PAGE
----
–Sold milkweed during the Chattanooga Area Food Bank Spring Garden Tour (this received mention in Chattanooga Times Free Press Article promoting the CAFB fundraising event http://www.timesfreepress.com/news/2013/may/25/beyond-the-garden-gate/.  Thank you, Food Bank, for providing us with the opportunity!

–Presented “Wild For Monarchs” to the Master Gardeners of Hamilton County monthly meeting in June and sold milkweed to MGs inspired to help Monarchs

–Sponsored with the Tennessee Aquarium “Mystery and Magic of the Monarch” a terrific presentation by Wanda de Waard.  Attendees were given a New England aster, an important butterfly nectar plant, and remaining milkweed and New England asters were also sold to participants.  (WUTC 88.1 FM gave us some press: http://wutc.org/post/dewaard-presents-mystery-magic-monarchs-825)

–Donated milkweed to several local schools to support their Monarch Waystations.  Word got out about our activities through our local public radio station, WUTC 88.1 FM.  (You can listen to a podcast of one of the stories here:  http://wutc.org/post/tn-valley-wild-ones-planting-milkweed-save-monarchs)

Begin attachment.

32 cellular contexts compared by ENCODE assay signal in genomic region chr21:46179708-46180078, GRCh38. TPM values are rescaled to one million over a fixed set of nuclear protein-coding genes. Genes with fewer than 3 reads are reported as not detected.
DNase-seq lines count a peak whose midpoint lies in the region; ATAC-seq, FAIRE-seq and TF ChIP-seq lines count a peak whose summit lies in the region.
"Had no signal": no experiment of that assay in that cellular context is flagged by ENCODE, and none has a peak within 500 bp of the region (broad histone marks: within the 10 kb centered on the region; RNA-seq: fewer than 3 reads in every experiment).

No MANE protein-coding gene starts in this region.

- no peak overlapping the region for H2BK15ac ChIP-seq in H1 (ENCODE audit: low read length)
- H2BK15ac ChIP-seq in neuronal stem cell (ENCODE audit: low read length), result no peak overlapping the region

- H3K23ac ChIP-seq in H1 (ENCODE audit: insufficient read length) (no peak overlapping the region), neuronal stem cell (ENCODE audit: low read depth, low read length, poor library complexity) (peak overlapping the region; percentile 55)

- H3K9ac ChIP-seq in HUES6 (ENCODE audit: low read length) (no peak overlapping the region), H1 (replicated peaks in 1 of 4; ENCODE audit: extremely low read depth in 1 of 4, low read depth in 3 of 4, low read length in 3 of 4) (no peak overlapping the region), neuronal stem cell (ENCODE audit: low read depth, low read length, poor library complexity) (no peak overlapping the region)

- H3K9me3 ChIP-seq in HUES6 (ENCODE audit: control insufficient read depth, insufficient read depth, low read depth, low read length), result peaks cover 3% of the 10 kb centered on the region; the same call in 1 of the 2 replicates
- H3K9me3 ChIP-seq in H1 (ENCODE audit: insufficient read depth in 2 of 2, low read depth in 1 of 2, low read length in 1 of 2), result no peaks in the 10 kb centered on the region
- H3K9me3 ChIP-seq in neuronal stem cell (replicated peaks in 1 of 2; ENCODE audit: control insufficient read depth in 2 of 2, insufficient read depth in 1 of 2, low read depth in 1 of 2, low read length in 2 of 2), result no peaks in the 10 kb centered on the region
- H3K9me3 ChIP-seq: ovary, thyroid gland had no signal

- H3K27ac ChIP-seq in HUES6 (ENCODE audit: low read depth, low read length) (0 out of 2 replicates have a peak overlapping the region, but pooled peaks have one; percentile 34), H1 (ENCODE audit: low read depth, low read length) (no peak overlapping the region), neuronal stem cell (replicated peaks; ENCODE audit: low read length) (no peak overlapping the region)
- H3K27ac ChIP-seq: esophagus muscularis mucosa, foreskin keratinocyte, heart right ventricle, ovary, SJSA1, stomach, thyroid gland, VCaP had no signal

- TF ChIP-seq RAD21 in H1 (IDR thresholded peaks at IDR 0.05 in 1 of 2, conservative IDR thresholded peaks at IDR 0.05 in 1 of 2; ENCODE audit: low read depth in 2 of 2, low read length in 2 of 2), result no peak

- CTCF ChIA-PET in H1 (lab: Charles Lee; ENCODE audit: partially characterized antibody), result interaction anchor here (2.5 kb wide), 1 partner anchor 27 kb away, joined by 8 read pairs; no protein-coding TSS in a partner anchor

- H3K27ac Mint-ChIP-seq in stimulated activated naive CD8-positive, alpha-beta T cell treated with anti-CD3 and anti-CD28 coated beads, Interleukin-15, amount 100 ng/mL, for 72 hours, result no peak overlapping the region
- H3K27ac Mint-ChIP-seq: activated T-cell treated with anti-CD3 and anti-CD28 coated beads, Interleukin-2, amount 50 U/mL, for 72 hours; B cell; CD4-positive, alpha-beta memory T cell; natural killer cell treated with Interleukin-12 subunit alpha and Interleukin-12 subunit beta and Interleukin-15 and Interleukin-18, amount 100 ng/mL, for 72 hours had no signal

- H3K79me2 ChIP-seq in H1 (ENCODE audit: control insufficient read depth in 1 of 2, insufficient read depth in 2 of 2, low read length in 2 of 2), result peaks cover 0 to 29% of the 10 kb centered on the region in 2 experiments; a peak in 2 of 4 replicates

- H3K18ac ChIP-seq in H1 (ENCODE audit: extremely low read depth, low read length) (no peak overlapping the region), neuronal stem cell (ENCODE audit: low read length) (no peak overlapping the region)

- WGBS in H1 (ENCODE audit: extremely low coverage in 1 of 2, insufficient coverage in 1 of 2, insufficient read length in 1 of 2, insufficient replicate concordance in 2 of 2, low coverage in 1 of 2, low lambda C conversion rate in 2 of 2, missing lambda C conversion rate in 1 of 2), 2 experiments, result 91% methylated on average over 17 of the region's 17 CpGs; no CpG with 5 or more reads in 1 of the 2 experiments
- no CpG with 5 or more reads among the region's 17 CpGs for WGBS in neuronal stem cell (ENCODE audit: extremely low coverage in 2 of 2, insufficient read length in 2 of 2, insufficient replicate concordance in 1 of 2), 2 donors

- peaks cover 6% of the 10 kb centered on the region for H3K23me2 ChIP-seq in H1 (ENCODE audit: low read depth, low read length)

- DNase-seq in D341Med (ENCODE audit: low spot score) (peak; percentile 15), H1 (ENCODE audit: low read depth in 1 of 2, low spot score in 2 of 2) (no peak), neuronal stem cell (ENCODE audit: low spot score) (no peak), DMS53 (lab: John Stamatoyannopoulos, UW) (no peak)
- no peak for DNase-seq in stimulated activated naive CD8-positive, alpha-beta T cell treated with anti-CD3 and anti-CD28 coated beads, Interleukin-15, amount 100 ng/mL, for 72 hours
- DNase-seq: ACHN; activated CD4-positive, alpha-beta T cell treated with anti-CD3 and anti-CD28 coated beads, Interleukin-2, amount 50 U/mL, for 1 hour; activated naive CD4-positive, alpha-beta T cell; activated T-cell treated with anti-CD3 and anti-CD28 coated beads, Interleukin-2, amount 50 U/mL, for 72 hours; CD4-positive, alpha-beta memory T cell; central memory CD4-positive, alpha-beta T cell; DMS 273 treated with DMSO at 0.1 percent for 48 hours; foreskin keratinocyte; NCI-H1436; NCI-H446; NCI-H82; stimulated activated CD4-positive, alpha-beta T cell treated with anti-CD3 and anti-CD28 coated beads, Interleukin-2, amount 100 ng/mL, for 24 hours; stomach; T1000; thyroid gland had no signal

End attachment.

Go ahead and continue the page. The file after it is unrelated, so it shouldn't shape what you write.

In addition to these program highlights, we hosted educational meetings, hikes, build days, milkweed up-potting sessions, propagation workshops, and more.  If you couldn’t find something that struck your fancy, well, I just don’t know what to say!

Stay tuned — 2014 could be even bigger and better!

And the Winner Is . . .

Posted by & filed under Annual Meeting, Programs.

Wow.  What a great first Annual Meeting we had yesterday at Beverly Inman-Ebel’s splendid Spring Creek Retreat.  Along with the election of new Board members and Officers (Dennis Bishop, Vice President, Juan Gonzalez, Treasurer, Cheri Hubbard, Board member-at large, Valarie Adams, Board member-at-large), we decided that for 2014, there will be several “Native Plants of the Year.”

Rather than select one plant of the year, the consensus was to select four plants, each representing a category of landscaping plant: